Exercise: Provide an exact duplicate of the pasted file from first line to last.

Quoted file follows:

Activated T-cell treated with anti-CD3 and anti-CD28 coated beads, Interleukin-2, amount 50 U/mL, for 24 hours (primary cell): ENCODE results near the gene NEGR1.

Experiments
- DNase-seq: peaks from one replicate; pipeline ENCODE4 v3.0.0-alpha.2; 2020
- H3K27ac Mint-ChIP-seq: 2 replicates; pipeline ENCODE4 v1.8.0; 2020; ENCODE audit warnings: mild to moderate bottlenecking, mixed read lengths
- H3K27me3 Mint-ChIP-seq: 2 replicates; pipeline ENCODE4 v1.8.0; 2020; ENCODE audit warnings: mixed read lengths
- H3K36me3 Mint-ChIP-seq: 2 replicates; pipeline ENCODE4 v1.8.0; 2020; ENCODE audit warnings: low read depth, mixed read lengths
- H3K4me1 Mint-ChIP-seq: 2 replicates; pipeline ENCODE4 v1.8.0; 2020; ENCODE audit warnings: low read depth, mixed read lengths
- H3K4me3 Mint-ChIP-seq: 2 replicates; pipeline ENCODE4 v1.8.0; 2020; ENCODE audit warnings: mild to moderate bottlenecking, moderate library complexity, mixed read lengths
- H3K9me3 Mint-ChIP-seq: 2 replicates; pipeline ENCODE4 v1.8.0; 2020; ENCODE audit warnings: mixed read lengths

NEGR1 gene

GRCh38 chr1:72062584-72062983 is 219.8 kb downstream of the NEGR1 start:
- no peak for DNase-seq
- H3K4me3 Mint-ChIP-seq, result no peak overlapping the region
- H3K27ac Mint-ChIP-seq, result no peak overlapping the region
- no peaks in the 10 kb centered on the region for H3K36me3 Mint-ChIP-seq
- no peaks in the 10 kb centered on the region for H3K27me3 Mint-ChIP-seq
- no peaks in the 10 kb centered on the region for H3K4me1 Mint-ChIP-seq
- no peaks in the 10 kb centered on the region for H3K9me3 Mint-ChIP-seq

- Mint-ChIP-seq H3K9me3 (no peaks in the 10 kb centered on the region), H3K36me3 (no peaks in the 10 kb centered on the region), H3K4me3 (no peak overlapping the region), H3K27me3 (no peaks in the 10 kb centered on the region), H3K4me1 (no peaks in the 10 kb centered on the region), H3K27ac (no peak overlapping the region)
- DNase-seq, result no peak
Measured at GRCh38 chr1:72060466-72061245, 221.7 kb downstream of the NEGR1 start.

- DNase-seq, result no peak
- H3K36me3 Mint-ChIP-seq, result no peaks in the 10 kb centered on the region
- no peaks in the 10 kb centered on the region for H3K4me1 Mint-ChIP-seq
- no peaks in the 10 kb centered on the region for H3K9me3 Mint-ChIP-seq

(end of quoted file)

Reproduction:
Activated T-cell treated with anti-CD3 and anti-CD28 coated beads, Interleukin-2, amount 50 U/mL, for 24 hours (primary cell): ENCODE results near the gene NEGR1.

Experiments
- DNase-seq: peaks from one replicate; pipeline ENCODE4 v3.0.0-alpha.2; 2020
- H3K27ac Mint-ChIP-seq: 2 replicates; pipeline ENCODE4 v1.8.0; 2020; ENCODE audit warnings: mild to moderate bottlenecking, mixed read lengths
- H3K27me3 Mint-ChIP-seq: 2 replicates; pipeline ENCODE4 v1.8.0; 2020; ENCODE audit warnings: mixed read lengths
- H3K36me3 Mint-ChIP-seq: 2 replicates; pipeline ENCODE4 v1.8.0; 2020; ENCODE audit warnings: low read depth, mixed read lengths
- H3K4me1 Mint-ChIP-seq: 2 replicates; pipeline ENCODE4 v1.8.0; 2020; ENCODE audit warnings: low read depth, mixed read lengths
- H3K4me3 Mint-ChIP-seq: 2 replicates; pipeline ENCODE4 v1.8.0; 2020; ENCODE audit warnings: mild to moderate bottlenecking, moderate library complexity, mixed read lengths
- H3K9me3 Mint-ChIP-seq: 2 replicates; pipeline ENCODE4 v1.8.0; 2020; ENCODE audit warnings: mixed read lengths

NEGR1 gene

GRCh38 chr1:72062584-72062983 is 219.8 kb downstream of the NEGR1 start:
- no peak for DNase-seq
- H3K4me3 Mint-ChIP-seq, result no peak overlapping the region
- H3K27ac Mint-ChIP-seq, result no peak overlapping the region
- no peaks in the 10 kb centered on the region for H3K36me3 Mint-ChIP-seq
- no peaks in the 10 kb centered on the region for H3K27me3 Mint-ChIP-seq
- no peaks in the 10 kb centered on the region for H3K4me1 Mint-ChIP-seq
- no peaks in the 10 kb centered on the region for H3K9me3 Mint-ChIP-seq

- Mint-ChIP-seq H3K9me3 (no peaks in the 10 kb centered on the region), H3K36me3 (no peaks in the 10 kb centered on the region), H3K4me3 (no peak overlapping the region), H3K27me3 (no peaks in the 10 kb centered on the region), H3K4me1 (no peaks in the 10 kb centered on the region), H3K27ac (no peak overlapping the region)
- DNase-seq, result no peak
Measured at GRCh38 chr1:72060466-72061245, 221.7 kb downstream of the NEGR1 start.

- DNase-seq, result no peak
- H3K36me3 Mint-ChIP-seq, result no peaks in the 10 kb centered on the region
- no peaks in the 10 kb centered on the region for H3K4me1 Mint-ChIP-seq
- no peaks in the 10 kb centered on the region for H3K9me3 Mint-ChIP-seq